We Have What It Takes

We HAve What It Takes

This guest post was written by Sid Savara, author of Analysis Driven Personal Development.

Day One

The very first day of class, I walked in and addressed my students.

“You will be graded on your homework, weekly quizzes and two exams. I do not play favorites, I do not grant extensions, and I do not grade on a curve.”

One hand shot up “Is it true that less than half of your students pass?”

“Yes, that’s true. Last semester out of 17 students, 5 earned a B or better. You are welcome to switch sections if you want.”

Four of the students got up and left, but Albert, somewhat surprisingly remained. Albert was one of my students last semester. Last semester he wasn’t doing too well, and I told him he may be better off dropping the class – but he stuck it out to the end, and earned a D for his efforts.

I spoke to him after class again today, and he assured me this semester was going to be different. He was determined to do better.

Albert came in for office hours, frequently emailed me for help and struggled with the material. He did better, but continued to have difficulty with some of the same concepts he had struggled with the previous semester.

In the end, things did turn out differently. Instead of a D, Albert had earned a C, when a B was required to continue to the next level. He would have to repeat Introduction to Computer Science for a third time.

The Next Semester

The following semester I had a batch of 15 students – Albert among them. I gave them the usual speech, a few switched sections, but Albert stayed in his seat. I puled him aside after class.

“Albert, I hope you understand the situation. You could easily pass this class if you took a different section. You know that I grade strictly, I don’t accept late work, and I don’t grade on a curve. Are you sure you want to remain in my section – or would you rather switch?”

“You know, I appreciate your concern Sid. I’ll think about it” he said.

The next week he was back in class – my class. Albert was in my section to stay, but I wasn’t going to go easy on him just because it was his third time. In some ways, I was even harder on him. He was focused and tried hard, but he was no model student. His grades fluctuated from Ds to Bs, and I had to have the old mid-semester “Do you want to drop out?” talk with him once again. Once again, he opted to stay for the whole semester rather than take the incomplete.

Finally, this was to be his semester – he barely earned his B. I was proud of him – and a bit relieved I wouldn’t have him repeating my class a fourth time.

My Class Grows

After Albert made it out of my class, something interesting happened. A couple semesters later my section started to grow, and I soon had to turn people away because my section was full.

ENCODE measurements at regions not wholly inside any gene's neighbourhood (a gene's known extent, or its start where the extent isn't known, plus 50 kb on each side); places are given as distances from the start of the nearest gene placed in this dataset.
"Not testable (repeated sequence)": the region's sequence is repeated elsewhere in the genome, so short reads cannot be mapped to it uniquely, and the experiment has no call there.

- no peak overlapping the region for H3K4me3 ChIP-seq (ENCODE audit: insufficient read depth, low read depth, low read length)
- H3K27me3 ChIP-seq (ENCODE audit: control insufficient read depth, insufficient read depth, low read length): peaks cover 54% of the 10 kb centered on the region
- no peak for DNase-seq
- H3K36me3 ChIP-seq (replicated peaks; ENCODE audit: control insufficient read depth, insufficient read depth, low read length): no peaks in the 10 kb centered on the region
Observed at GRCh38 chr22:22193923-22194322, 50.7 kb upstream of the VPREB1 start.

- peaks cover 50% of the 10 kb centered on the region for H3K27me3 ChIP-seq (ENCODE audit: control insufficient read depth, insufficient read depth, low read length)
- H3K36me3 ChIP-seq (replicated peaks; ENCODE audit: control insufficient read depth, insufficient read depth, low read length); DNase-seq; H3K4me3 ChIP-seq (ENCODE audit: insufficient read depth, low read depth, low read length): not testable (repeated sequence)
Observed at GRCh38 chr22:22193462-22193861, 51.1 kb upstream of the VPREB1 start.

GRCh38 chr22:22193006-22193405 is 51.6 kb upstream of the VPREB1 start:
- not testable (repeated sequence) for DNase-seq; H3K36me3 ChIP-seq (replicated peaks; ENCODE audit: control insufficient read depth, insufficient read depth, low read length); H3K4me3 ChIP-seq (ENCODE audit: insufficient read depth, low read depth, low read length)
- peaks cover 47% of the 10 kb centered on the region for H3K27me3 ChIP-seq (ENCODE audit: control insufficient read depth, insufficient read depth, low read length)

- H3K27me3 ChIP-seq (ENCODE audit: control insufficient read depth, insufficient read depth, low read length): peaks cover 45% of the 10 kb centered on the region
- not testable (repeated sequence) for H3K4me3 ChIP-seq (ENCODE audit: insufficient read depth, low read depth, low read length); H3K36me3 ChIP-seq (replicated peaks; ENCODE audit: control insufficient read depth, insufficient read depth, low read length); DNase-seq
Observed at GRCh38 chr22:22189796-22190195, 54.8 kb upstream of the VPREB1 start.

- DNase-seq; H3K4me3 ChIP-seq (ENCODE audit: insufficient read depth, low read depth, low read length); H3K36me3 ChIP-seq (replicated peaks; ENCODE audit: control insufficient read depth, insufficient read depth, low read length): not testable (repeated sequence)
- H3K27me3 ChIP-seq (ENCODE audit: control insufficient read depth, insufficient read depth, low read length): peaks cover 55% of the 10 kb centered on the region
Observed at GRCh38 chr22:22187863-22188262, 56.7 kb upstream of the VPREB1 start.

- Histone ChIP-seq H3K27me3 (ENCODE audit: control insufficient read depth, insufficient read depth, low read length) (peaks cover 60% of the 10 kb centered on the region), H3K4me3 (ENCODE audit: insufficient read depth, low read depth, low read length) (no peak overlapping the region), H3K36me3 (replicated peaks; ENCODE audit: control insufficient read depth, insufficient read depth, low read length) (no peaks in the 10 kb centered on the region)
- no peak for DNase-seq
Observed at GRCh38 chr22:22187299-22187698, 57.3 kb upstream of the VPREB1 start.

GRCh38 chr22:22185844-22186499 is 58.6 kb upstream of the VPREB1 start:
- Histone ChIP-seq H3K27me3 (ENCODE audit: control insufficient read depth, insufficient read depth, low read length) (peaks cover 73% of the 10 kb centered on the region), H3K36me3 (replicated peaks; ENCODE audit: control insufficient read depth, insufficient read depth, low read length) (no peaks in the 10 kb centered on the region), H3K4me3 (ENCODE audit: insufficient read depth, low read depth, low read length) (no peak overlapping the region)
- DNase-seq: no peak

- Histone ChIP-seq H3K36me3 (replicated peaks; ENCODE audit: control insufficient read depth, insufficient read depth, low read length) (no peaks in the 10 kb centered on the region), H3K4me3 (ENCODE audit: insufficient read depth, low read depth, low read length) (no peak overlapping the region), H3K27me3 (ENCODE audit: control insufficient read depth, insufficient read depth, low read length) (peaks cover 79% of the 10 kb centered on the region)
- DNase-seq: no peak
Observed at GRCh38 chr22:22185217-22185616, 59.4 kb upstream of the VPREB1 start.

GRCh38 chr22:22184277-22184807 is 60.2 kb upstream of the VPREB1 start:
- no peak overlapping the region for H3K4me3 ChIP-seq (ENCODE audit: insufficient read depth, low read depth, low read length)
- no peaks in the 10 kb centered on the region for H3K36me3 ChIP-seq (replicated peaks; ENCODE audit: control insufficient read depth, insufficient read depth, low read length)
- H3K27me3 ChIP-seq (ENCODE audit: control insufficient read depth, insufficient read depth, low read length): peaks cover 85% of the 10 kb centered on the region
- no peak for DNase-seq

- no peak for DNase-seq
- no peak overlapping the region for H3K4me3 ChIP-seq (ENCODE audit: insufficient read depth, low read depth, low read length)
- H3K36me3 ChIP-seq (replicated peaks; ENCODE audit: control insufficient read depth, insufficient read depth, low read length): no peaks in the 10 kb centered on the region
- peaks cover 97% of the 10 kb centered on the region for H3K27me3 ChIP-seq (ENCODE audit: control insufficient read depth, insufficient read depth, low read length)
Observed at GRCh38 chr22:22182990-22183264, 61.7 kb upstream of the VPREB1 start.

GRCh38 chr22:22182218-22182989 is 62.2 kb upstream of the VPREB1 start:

Why would people continue to sign up for my section when they knew they I was a harsh grader, and they stood a better chance of passing in a different class? I asked them, and learned that Albert had recommended me. Apparently, he was doing well in the upper level courses and when people asked him why, he told them he had learned a lot from being my student.

I had to go find out for myself what was going on.

Why didn’t you just switch?

I learned that Albert wasn’t just doing well in courses – he was now tutoring undergraduates in computer science. I caught up with him one day, and asked him for the full story.

He told me that as classmates struggled in the higher level classes, he was so thankful I had been hard on him and forced him to really learn the introductory material without passing him along. By letting him struggle, when he actually passed my course he knew he was ready for the next level, and that confidence helped motivate him in future classes. Because I was so harsh on him in his introductory courses, it didn’t faze him when later professors were strict with deadlines, because he was already used to it.

“I appreciate that, but you didn’t need three semesters to leaern that. Why didn’t you just switch sections your second semester instead of repeating my section over and over?” I asked him. “I gave you the chance to switch twice, and you know you could have passed in a different section.”

“I know,” he said, ” but I needed to know that I had what it takes.”

“If you can find a path with no obstacles,
it probably doesn’t lead anywhere.”
– Frank A. Clark


Albert may have learned a thing or two about computer science from me, but I learned a valuable life lesson from him. He already knew the value of hard work and persistence, but having him as my student has taught me that when you expect the best out of people, they’ll give you their best. People don’t want to be coddled, and they don’t want rewards they don’t deserve.

Just like Albert, many of us have the potential to accomplish great things, and will willingly struggle against obstacles time and time again.

We struggle because we believe the journey is worth it.

We struggle because we want to improve ourselves.

We struggle because we know we have what it takes.

Sid Savara is the author of Analysis Driven Personal Development, a blog where he discusses personal development, lifehacking and personal productivity. For more inspiration, sign up for his newsletter and receive a free copy of The Little Book Of Big Motivational Quotes.

Photo by: Greekadman


  1. says

    Sid, this is beautiful! I love all your writing, but this post in particular has a magical, fable sort of element about it. What an awesome way to illustrate the point.